A high-ranking North Korean official met Secretary of State Mike Pompeo in New York on Thursday night for a dinner in New York, the summit of the two countries on American soil in 18 years, while the Trump government prepared for a summit in Singapore The Isolated Regime
Kim Jong Un, North Korea's former spy chief and a trusted advisor to the country's leader, Kim Jong Un, met Pompeo in a US apartment in New York's East Side two rounds before tomorrow.
A senior State Department official said the talks – along with another series of meetings between US and North Korean officials along the border between South and North Korea, which will take place at the same time – will determine whether Pyongyang is serious enough about the Denuclearization for President Donald Trump to meet Kim in Singapore on June 1
The official, who was asked not to be discussed over private deliberations, told reporters the administration was looking for a "historic" commitment from North Korea and something "that has never been done before". Trump would be willing to stay in Singapore for more than one day, if the results are promising, the official said. The dinner lasted, according to the official, about one and a half hours.
Afterwards, Pompeo said the dinner had been "great" and noticed that they were eating "American Beef". He did not take any further questions. While Pompeo has twice traveled to North Korea in recent weeks, the meetings on Wednesday and Thursday will be the highest-level negotiations between the two sides in the US since 2000 when Vice Marshal Jo Myong Rok flew to Washington to meet the then President Bill Clinton. The back and forth reflects how much has changed since March, when Kim Jong Un pointed out that he would be willing to give up his nuclear weapons program and Trump accepted his invitation to a meeting.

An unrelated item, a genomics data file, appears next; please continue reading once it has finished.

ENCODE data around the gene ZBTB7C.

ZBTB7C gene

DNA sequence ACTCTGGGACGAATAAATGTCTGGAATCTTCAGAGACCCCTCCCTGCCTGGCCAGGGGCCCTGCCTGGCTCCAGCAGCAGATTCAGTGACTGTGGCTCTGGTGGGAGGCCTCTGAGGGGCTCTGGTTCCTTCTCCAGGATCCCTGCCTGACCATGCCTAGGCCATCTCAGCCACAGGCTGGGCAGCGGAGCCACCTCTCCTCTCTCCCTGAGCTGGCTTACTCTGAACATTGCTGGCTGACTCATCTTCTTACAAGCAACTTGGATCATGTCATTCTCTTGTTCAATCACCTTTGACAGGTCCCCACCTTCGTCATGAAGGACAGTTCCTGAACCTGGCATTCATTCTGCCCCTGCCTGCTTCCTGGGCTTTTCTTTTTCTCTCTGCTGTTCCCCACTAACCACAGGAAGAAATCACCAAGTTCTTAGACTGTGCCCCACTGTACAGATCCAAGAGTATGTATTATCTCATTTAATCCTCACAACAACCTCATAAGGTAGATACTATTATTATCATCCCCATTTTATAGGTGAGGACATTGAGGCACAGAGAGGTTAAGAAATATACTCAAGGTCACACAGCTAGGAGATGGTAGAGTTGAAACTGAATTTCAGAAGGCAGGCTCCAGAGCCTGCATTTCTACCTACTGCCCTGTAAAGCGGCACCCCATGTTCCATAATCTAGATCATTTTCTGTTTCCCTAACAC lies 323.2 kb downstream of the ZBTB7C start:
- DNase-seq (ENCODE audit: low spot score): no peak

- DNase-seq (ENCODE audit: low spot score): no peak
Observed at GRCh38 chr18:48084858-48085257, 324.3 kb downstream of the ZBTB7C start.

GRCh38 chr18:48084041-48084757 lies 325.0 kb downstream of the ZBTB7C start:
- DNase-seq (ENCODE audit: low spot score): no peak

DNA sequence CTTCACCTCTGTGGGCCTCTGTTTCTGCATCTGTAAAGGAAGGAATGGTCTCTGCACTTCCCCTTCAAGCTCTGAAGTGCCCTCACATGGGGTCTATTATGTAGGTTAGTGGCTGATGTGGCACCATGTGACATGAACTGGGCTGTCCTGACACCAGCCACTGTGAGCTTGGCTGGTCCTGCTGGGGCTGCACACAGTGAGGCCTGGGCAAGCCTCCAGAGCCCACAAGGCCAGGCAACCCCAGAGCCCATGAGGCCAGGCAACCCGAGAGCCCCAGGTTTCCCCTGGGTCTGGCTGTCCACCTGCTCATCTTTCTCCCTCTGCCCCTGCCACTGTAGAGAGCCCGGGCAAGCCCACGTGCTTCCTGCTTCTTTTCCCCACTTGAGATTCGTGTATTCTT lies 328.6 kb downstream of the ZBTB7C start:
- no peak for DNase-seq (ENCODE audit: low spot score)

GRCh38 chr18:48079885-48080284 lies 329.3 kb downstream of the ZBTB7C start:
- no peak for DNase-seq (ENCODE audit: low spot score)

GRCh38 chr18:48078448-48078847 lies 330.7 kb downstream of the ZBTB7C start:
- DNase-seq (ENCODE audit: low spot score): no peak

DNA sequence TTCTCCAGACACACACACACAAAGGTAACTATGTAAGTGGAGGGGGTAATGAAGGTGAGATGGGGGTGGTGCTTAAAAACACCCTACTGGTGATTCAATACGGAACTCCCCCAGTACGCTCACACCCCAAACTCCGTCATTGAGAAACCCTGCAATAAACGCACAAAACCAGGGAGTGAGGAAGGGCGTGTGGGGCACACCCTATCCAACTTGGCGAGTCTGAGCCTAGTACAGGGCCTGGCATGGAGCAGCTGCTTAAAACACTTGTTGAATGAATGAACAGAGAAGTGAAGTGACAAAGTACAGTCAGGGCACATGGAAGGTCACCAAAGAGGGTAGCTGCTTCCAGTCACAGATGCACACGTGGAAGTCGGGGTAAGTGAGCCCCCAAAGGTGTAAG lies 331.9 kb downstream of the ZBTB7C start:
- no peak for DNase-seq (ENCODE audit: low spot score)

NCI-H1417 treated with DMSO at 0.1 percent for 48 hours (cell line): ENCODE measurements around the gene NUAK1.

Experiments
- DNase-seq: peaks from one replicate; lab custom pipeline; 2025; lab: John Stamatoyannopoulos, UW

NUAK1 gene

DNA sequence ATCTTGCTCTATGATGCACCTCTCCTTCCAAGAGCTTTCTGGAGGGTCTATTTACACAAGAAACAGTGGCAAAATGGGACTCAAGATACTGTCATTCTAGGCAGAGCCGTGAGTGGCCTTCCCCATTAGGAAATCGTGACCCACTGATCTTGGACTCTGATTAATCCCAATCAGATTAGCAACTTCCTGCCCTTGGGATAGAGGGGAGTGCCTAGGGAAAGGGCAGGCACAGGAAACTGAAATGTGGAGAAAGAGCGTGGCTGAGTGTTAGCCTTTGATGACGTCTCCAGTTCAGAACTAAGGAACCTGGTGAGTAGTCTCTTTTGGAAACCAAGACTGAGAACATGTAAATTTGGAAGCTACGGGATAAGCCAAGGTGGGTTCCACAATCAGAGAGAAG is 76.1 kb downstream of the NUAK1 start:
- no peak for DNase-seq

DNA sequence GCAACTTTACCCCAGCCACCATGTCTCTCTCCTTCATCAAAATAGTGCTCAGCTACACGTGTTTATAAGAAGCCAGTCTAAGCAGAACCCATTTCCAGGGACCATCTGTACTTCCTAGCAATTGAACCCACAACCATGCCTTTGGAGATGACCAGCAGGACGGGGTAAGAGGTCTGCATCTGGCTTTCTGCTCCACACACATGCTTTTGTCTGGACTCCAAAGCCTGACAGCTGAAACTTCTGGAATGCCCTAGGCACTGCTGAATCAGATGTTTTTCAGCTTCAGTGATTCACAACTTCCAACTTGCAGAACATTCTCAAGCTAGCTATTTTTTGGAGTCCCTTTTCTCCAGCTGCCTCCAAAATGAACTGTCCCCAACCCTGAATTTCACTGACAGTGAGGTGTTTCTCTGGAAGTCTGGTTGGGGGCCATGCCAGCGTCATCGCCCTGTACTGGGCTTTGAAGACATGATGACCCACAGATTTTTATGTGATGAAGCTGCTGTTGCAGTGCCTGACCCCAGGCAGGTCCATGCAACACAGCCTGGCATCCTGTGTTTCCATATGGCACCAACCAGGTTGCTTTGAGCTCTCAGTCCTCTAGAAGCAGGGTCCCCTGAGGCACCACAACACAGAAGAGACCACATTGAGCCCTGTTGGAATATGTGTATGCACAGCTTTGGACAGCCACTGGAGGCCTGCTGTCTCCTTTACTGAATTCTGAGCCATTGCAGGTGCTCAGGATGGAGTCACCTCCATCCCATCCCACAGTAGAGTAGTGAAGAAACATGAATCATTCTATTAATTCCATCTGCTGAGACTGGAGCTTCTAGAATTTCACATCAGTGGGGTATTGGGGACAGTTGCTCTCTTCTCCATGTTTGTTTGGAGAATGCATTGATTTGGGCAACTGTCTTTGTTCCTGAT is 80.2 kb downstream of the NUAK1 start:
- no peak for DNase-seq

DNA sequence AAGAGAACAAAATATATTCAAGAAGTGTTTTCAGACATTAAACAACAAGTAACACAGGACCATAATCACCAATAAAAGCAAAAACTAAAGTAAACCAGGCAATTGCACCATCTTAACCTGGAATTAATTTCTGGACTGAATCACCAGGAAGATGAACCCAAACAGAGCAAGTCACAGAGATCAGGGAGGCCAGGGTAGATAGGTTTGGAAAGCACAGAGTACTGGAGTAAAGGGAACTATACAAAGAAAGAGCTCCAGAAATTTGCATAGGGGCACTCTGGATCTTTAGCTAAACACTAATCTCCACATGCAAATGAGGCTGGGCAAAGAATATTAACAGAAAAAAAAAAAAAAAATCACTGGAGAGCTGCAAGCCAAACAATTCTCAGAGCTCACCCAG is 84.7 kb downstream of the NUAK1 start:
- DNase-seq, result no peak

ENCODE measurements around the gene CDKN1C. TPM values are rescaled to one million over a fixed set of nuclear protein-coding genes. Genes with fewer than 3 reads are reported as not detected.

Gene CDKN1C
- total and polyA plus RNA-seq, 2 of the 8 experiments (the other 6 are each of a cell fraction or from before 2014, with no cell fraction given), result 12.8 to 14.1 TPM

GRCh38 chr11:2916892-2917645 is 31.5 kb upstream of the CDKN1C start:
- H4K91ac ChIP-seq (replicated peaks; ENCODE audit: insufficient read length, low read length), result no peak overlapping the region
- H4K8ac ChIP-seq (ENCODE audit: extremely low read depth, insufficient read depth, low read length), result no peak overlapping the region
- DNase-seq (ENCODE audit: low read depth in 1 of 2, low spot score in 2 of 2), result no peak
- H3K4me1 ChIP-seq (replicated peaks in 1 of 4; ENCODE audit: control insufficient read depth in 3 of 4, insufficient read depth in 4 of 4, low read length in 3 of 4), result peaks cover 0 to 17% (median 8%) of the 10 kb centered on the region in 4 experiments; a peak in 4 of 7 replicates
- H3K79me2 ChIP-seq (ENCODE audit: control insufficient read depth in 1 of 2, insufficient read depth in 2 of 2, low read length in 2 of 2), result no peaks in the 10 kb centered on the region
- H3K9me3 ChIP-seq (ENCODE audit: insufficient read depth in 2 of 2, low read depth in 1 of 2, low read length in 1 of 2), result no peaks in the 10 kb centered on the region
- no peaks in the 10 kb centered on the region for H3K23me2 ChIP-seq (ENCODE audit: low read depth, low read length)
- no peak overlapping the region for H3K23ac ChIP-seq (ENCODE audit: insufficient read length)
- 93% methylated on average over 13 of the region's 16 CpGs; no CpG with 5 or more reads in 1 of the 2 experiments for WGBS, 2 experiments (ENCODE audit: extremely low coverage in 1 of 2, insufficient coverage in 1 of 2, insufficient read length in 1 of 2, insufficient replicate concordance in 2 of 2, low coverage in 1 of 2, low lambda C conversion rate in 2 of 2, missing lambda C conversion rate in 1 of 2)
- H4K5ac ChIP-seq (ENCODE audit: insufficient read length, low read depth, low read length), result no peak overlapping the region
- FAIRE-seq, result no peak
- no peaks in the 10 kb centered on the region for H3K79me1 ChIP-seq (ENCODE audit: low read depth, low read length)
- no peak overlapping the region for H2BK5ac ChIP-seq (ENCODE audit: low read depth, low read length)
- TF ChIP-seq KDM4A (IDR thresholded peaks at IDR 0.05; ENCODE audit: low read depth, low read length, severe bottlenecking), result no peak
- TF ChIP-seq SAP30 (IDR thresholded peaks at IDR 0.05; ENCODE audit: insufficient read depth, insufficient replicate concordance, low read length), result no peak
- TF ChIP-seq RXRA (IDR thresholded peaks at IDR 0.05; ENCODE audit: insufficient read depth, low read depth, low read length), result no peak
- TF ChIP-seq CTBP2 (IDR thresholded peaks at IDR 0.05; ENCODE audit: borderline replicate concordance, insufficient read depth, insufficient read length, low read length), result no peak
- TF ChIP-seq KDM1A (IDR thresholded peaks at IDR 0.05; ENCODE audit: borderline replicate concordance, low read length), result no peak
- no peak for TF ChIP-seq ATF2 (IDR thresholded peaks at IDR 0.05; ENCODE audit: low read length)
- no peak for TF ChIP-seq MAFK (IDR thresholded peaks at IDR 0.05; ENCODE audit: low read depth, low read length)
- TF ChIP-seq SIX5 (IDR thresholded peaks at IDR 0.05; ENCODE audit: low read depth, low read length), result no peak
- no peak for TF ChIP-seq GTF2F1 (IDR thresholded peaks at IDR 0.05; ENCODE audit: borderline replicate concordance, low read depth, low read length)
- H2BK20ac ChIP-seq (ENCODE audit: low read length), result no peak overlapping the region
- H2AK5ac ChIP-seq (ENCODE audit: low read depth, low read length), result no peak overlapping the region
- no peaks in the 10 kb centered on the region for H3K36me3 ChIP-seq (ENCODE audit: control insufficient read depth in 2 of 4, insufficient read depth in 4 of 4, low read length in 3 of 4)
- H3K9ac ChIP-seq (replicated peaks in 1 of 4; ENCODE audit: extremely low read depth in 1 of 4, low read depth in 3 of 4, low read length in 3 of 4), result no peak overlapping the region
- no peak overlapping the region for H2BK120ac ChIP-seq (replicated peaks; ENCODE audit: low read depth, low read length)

The key issue remains what exactly Trump and Kim could agree to during the summit. In a letter to Kim last week, Trump abruptly broke off the meeting and cited the escalating rhetoric from North Korea. Pompeo later said the Americans had only heard "dial tones" as they tried to contact their North Korean counterparts to make preparations.
Within hours, however, Pyongyang indicated a continuing interest in talks, and Trump and his assistants hinted The meeting was back. On Wednesday, talks between the two nations took place on at least three parallel tracks: between Pompeo and Kim in New York; in Singapore, where teams plan logistics for the summit; and along the North Korean-South Korean border.
Despite a lack of details from the State Department about Pompeo's schedule and goals this week, there are weighty issues to be resolved. Pompeo was a proponent of a Trump Kim meeting, convinced after his two meetings with the North Korean leader that the regime was really ready to consider dismantling its nuclear program.
However, after North Korea had agreed to the summit, those intentions were in doubt when Pyongyang refused US security adviser John Bolton's calls to follow the so-called Libya model, which quickly dumped its nuclear weapons before receiving anything in return.
"I can name the different positions between North Korea and the US remains very important," South Korean reunification minister Cho Myoung Gyon said on Thursday, according to South Korean news agency Yonhap. "It will not be easy to close the gap and find a common ground, but I think it would not be impossible."
Nonetheless, Kim and South Korean President Moon Jae-in confirmed their common view in a surprise meeting earlier this week. The goal is to completely disassemble the North's nuclear, chemical, and biological weapons and ballistic missile programs, a statement said.
The State Department official told reporters that North Korea must make clear what it wants before Trump agrees with the summit. The US is calling for what the government calls "full, verifiable, irreversible denuclearization" or "CVID" from North Korea.
( Updates throughout with remarks by high-level officials of the State Department.) An earlier version corrected the name of the North Korean leader in the second paragraph. )